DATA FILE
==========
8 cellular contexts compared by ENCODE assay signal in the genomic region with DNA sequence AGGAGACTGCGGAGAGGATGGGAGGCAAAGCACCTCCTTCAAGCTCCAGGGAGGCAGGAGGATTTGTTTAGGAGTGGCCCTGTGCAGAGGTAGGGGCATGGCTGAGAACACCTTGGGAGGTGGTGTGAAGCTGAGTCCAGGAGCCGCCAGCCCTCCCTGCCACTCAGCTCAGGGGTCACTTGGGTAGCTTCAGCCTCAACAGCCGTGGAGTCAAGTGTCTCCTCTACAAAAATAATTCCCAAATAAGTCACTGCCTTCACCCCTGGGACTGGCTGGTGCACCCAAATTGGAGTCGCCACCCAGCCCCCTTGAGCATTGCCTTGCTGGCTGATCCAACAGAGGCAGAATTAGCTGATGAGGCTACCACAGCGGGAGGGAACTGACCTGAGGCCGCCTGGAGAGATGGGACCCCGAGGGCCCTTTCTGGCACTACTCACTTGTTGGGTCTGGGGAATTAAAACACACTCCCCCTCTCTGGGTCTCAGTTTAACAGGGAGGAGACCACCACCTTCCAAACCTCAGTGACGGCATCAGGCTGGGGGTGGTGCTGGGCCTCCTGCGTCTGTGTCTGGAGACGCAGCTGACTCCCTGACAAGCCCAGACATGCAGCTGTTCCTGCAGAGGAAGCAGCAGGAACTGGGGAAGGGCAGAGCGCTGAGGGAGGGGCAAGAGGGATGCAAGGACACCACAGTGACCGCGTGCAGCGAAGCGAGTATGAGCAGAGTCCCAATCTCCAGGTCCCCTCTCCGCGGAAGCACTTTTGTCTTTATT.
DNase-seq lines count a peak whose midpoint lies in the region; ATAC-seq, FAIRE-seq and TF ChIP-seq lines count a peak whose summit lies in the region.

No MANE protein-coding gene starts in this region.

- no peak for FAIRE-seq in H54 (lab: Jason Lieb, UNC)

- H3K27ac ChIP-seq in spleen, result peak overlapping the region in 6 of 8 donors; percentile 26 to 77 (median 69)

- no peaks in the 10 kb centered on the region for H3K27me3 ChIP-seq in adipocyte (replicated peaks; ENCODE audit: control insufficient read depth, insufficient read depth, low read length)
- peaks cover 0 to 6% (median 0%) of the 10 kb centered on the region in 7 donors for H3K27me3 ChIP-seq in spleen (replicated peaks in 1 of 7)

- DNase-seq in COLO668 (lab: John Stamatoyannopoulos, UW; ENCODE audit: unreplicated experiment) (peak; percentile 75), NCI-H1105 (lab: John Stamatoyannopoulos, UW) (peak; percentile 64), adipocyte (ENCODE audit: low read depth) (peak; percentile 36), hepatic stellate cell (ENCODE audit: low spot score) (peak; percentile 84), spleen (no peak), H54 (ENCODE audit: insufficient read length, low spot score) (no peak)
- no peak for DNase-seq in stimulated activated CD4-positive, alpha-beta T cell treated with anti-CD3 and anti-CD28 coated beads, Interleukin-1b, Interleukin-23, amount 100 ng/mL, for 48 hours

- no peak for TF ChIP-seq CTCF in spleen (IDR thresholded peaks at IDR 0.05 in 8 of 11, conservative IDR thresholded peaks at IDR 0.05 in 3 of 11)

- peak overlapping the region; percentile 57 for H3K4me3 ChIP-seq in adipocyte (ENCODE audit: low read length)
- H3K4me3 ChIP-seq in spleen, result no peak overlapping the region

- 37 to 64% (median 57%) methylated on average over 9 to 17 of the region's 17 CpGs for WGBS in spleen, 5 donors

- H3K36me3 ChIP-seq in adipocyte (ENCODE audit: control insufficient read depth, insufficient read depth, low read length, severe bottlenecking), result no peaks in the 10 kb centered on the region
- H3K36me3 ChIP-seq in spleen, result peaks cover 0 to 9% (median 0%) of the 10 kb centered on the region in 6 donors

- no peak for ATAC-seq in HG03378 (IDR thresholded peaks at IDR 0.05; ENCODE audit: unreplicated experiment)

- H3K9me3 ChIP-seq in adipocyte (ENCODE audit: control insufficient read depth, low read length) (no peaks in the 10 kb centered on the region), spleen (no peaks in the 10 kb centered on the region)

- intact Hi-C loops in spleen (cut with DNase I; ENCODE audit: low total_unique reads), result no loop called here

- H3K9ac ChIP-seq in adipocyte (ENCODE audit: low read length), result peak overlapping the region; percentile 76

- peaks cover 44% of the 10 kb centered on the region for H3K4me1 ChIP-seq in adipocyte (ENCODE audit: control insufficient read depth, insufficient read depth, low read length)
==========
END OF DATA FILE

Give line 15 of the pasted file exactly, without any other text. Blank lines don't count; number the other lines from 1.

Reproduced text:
- H3K36me3 ChIP-seq in spleen, result peaks cover 0 to 9% (median 0%) of the 10 kb centered on the region in 6 donors